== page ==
Tuesday, December 25, 2007
Childhood Obesity is Not As Bad As Parental Denial!
Ever look at a photograph of yourself and say, "Wow, that is a bad photo of me. It doesn't look anything like me?" Or "Wow, the way the light shines in that photo makes me look like I have a bald spot." These are examples of denial. With childhood obesity, parental denial simply fuels a growing problem in the U.S.
A recent survey out of Michigan concluded that many Americans whose children are obese do not see their children as overweight. This magnifies the obesity problem because such children run the risk of diabetes, high blood pressure, and cholesterol problems. Common sense tells us that overweight children are likely to grow up to be overweight adults."It suggests to me that parents of younger kids believe that their children will grow out of their obesity, or something will change at older ages," said Dr. Matthew M. Davis, from University of Michigan (professor of pediatrics and internal medicine.)The Michigan researchers found parents underestimated their offsprings weight.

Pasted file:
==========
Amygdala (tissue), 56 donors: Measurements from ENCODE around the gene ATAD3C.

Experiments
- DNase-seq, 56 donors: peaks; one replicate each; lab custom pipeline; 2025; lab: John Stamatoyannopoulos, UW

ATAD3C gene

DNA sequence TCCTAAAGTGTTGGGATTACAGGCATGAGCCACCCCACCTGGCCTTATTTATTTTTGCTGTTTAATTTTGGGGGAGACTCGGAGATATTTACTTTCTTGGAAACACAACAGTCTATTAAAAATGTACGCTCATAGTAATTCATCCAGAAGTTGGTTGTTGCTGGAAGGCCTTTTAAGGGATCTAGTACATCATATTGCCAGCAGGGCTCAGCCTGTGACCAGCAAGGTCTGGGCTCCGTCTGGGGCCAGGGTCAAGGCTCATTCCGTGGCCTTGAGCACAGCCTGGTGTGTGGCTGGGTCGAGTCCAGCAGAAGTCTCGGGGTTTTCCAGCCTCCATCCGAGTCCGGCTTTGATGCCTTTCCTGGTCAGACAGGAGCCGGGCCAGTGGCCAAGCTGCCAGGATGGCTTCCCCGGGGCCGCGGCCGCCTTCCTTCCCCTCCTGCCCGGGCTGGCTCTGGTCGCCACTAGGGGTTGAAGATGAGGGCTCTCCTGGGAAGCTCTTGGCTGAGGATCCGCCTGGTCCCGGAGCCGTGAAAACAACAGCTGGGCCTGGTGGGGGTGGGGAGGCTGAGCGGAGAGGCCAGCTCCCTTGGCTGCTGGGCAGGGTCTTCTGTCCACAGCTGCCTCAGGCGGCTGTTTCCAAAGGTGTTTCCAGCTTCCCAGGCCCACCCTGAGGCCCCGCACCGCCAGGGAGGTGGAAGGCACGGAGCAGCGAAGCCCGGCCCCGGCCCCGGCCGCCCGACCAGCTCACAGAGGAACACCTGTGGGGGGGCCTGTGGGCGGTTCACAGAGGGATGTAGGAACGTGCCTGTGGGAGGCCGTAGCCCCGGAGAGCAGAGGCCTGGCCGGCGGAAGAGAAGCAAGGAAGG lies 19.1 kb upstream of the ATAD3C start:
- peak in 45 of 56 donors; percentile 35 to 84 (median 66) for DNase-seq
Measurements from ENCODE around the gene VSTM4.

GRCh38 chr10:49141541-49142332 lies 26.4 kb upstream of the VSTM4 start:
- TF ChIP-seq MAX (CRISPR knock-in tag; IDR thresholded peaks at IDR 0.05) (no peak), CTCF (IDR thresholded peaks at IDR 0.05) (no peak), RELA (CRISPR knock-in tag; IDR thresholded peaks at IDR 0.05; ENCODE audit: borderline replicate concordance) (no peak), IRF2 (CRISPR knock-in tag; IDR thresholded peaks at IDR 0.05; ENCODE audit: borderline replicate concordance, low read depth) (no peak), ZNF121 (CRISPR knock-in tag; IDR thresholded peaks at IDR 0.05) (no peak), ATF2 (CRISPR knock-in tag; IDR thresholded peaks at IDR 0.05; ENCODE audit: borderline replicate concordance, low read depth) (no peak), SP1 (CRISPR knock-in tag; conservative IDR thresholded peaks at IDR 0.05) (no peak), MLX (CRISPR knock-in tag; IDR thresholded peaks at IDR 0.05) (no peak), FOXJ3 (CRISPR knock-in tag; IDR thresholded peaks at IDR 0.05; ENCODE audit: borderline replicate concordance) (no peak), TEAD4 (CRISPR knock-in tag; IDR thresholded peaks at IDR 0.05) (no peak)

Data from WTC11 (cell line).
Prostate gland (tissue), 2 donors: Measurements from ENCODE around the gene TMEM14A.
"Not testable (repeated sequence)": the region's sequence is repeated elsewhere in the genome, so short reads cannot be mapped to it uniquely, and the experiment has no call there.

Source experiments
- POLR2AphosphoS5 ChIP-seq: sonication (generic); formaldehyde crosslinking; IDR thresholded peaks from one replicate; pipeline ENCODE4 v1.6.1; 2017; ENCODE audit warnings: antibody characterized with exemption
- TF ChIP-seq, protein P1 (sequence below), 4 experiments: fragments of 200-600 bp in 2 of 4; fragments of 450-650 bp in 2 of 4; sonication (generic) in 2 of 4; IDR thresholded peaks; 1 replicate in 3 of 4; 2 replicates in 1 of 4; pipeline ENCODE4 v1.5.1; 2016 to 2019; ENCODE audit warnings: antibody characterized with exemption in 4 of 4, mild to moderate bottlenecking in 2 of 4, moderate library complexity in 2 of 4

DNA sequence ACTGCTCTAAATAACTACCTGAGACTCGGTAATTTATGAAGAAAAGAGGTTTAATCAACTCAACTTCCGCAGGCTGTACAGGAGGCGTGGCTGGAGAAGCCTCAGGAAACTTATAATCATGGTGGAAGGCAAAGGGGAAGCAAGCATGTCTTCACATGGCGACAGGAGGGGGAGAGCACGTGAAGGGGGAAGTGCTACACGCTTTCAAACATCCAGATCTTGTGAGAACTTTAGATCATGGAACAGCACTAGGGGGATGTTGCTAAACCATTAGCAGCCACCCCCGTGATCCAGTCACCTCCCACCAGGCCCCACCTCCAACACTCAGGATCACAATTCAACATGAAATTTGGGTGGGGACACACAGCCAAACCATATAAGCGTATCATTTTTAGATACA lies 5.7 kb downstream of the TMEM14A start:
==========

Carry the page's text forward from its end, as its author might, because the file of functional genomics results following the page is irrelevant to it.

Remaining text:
National estimates indicate about 17 percent of U.S. children are obese. By the looks of things at the local buffet, I suspect this figure may reflect a National estimate equally blinded by reality. So skip the cookies and candy canes as fruit can make for many more happy holidays in the future.